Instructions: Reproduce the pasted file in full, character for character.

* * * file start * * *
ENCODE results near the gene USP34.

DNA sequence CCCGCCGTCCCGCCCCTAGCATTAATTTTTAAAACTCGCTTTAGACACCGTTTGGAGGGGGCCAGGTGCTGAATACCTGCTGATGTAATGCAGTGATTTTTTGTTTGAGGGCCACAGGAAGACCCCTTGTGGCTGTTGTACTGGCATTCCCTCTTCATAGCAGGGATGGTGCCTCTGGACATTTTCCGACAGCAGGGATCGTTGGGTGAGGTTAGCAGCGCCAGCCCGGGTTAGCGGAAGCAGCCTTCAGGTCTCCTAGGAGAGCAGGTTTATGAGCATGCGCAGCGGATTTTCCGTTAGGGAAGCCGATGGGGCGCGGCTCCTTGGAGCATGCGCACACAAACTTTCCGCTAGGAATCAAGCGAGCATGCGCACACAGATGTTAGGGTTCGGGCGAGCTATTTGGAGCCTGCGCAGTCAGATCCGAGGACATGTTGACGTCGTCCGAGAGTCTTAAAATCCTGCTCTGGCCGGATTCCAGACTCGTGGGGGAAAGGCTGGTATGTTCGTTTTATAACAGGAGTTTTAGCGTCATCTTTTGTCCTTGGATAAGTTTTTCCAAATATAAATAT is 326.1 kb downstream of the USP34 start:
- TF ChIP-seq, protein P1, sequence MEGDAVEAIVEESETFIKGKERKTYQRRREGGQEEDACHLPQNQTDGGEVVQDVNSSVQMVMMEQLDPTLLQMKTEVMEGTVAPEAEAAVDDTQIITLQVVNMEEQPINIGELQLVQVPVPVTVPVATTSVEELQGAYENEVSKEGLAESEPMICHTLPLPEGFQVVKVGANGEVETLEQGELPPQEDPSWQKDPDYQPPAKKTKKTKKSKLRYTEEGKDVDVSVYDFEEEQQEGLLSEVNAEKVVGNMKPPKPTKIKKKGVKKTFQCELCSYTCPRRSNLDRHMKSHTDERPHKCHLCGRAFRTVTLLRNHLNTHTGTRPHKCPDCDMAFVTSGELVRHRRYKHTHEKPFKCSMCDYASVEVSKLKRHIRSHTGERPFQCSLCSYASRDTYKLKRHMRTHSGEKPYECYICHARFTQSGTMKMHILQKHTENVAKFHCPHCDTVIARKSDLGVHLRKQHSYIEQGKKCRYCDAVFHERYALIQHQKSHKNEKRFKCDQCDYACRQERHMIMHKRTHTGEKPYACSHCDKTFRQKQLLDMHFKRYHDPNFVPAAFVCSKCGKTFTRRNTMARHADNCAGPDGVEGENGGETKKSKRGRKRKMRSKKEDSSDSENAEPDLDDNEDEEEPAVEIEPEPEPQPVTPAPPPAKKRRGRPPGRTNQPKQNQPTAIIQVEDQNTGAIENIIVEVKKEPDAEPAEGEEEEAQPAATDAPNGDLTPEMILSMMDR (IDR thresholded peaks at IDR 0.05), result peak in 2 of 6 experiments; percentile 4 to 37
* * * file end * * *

ENCODE results near the gene USP34.

DNA sequence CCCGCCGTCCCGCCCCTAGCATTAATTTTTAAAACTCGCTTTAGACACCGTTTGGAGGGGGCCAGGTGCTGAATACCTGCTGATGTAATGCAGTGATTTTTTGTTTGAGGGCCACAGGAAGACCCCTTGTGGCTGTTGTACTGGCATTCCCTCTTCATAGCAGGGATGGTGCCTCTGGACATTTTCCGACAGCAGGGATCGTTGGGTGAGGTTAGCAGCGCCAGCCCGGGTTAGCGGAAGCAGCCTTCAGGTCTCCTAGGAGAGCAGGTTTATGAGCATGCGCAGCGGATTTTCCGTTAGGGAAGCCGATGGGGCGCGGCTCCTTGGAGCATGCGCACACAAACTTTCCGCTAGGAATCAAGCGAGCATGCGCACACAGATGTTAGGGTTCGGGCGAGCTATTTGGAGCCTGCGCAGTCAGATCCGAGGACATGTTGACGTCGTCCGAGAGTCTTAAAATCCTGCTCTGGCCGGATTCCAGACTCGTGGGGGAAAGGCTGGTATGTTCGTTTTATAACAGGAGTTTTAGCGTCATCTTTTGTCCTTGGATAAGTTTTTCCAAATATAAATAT is 326.1 kb downstream of the USP34 start:
- TF ChIP-seq, protein P1, sequence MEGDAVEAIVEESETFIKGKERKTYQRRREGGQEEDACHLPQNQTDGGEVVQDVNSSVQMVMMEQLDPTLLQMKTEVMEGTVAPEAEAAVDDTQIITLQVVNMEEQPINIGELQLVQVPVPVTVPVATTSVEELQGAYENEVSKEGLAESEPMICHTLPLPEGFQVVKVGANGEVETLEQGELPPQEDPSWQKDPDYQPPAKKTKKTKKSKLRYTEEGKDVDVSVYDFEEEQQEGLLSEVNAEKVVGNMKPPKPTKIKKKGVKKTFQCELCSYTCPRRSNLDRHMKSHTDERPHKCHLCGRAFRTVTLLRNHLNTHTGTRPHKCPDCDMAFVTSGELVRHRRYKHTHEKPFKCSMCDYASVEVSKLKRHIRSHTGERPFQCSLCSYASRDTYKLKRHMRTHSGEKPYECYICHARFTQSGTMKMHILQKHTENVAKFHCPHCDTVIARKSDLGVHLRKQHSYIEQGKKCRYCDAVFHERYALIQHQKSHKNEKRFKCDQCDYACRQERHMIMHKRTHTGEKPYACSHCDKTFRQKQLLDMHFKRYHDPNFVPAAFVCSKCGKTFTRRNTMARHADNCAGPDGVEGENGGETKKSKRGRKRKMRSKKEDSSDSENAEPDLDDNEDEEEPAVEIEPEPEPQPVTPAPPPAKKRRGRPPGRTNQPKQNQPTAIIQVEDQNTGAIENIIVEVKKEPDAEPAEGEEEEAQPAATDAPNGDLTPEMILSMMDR (IDR thresholded peaks at IDR 0.05), result peak in 2 of 6 experiments; percentile 4 to 37